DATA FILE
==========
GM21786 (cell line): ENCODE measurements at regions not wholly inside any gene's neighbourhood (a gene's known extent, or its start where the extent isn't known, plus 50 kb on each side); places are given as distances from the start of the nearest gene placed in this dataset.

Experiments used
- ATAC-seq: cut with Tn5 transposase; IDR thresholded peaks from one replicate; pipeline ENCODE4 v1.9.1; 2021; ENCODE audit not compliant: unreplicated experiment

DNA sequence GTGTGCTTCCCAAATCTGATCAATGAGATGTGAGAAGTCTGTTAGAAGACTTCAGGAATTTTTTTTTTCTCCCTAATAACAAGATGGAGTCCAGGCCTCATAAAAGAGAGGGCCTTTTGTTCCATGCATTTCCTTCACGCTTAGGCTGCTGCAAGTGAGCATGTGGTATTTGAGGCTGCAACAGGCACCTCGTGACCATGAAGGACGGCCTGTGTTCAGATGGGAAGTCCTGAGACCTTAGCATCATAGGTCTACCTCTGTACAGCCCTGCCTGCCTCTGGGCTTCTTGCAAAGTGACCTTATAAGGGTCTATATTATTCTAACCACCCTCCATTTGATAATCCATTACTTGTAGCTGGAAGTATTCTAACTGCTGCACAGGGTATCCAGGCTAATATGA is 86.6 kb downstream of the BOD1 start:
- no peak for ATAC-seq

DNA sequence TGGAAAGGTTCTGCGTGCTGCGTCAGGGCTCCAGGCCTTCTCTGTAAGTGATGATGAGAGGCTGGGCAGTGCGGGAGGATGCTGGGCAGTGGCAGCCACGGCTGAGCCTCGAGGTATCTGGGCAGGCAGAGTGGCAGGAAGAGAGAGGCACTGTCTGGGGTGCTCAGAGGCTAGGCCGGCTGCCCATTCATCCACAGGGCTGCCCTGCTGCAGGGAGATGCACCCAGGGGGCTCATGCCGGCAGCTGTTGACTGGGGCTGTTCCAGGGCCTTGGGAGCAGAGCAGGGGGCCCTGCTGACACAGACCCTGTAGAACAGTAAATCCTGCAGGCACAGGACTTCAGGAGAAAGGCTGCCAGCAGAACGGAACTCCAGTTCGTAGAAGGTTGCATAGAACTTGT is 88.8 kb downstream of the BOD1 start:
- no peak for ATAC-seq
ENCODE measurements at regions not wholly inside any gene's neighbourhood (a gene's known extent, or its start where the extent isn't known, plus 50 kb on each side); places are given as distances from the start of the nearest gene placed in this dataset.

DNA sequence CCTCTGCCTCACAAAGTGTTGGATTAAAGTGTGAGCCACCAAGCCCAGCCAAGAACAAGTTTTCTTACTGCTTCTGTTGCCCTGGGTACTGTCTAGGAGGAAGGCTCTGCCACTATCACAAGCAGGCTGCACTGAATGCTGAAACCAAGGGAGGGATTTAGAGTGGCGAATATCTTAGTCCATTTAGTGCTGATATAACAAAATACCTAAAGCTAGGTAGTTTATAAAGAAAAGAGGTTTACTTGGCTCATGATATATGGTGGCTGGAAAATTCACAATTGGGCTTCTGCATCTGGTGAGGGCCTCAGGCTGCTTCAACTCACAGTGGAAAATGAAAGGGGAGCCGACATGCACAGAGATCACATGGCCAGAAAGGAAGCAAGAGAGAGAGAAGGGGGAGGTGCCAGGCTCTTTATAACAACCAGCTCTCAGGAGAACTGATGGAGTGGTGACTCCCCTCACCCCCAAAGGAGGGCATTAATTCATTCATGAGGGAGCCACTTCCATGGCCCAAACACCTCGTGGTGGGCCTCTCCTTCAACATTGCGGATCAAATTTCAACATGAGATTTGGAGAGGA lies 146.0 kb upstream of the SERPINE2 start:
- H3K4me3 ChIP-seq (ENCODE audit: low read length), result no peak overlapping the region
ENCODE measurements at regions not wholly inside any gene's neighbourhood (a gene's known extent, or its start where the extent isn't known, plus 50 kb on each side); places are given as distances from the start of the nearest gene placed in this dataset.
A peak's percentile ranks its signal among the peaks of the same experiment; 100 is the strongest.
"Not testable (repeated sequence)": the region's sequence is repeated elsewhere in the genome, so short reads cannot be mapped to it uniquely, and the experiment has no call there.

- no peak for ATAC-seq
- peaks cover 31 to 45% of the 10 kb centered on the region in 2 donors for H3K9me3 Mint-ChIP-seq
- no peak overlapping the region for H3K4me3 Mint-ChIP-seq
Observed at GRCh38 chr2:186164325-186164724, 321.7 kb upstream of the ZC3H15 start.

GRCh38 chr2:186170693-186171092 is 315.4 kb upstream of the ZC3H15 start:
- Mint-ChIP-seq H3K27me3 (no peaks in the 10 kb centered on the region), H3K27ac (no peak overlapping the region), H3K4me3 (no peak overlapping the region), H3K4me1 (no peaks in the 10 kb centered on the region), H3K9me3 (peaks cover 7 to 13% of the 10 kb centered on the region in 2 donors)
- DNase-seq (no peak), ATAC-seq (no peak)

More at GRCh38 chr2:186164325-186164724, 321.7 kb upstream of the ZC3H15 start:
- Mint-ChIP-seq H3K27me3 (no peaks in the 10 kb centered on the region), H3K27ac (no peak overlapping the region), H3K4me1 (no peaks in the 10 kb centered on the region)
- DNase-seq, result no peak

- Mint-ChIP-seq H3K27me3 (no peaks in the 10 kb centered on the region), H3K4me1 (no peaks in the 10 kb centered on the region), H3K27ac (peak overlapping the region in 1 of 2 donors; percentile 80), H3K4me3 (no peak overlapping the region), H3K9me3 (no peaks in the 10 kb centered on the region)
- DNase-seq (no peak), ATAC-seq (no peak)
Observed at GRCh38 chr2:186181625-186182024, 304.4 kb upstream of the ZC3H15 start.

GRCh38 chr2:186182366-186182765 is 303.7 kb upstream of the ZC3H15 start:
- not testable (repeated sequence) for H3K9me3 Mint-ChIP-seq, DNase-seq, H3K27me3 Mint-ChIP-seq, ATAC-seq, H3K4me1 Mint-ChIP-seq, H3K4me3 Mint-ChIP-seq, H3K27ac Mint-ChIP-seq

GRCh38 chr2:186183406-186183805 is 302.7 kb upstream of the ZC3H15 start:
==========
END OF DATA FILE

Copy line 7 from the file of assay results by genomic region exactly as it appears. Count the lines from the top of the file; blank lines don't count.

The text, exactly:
- no peak for ATAC-seq